And with that, go forth, be boring, be lazy, be idle, and thrive. 

Photo by Jenny Potter

DIY Friday: Psoas Love

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*Do it yourself! Every Friday we do a roundup of great posts, videos, or other resources around a theme that help people to turn their bodies from cranky to happy.*

psoasFor the last several months I have been handing out psoas advice all over the place for two reasons; First, I've been working with a lot of athletes, particularly Crossfitters, and they trend towards chronically contracted psoas muscles, and second, because many people are just randomly asking me for advice on releasing their psoas muscles. Whaaaa?! Yep, it seems people are getting hip to this obscure and crucial muscle these days, and it's no wonder! The psoas is the information super highway of sorts between your spine and legs, attaching on the bodies (front part) of all of your lumbar vertebrae, crossing the pelvis, and attaching finally on your very upper inner thigh. Because of that it plays a huge role in, well everything. Being upright and walking for example. And in pain patterns it often gets involved in hip flexor or groin pain (very common in athletes), low back pain, mid back pain, and sacroiliac pain just to name a few. Want a visual of this muscle? When you order a filet mignon or a pork tenderloin, you're ordering a cow psoas or a pig psoas. Yep, it's the tenderloin muscle! Yummy.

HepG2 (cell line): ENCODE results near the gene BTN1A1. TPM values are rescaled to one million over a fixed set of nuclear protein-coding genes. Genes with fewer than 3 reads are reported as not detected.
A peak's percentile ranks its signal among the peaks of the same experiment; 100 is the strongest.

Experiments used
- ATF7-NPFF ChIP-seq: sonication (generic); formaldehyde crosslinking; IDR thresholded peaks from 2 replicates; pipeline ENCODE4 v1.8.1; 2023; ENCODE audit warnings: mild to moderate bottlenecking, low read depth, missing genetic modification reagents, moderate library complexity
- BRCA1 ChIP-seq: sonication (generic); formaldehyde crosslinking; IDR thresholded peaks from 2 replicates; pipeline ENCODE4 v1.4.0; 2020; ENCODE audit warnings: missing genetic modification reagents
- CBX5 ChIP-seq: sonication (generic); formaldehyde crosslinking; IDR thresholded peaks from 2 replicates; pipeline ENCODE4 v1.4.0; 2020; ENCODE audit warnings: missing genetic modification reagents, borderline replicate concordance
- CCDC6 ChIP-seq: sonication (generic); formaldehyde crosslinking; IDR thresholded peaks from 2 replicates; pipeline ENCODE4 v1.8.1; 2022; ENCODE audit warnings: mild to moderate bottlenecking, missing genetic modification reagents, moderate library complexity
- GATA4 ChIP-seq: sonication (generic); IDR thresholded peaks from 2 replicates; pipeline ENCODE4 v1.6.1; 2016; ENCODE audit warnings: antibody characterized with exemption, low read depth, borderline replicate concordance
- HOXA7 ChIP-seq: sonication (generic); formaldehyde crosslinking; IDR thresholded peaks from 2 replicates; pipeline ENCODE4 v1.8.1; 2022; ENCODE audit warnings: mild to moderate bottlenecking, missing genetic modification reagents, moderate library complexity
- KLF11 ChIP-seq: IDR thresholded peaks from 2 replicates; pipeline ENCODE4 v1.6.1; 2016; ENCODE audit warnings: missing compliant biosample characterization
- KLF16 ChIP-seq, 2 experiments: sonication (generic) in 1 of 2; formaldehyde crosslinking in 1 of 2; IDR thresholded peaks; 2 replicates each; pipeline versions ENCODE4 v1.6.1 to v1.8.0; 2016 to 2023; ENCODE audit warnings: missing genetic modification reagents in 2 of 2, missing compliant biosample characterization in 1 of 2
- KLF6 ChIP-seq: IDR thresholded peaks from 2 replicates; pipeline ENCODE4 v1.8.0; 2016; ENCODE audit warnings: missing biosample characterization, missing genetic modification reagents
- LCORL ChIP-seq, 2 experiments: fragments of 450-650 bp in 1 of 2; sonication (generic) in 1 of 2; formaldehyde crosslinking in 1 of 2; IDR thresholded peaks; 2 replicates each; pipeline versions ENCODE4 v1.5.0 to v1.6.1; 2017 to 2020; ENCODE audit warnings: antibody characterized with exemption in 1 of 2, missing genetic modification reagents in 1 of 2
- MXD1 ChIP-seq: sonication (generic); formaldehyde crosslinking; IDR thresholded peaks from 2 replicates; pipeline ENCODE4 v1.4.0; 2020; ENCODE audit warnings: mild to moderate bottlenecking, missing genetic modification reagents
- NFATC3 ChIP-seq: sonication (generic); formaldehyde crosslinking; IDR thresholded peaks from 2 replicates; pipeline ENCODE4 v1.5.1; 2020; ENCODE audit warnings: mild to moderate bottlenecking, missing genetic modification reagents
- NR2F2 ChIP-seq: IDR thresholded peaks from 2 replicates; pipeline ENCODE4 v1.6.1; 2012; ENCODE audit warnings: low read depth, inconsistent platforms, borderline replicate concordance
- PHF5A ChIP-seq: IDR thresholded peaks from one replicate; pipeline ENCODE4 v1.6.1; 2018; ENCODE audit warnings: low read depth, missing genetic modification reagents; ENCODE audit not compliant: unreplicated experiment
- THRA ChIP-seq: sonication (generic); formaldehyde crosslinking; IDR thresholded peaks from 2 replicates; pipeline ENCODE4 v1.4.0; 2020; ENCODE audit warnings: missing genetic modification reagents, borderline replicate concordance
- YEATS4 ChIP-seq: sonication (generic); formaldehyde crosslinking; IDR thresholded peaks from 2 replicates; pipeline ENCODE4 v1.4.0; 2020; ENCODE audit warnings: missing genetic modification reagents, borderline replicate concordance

• Want to work on it yourself? I've long said that the psoas is not a DIY kind of place, and I really mean that except that Jill Miller of Yoga Tune Up®, of course, has found a way to safely access and release tension here. And so with that I give you  the video I most frequently share with clients, which is one of Jill's mini-workshops on Mobility WOD.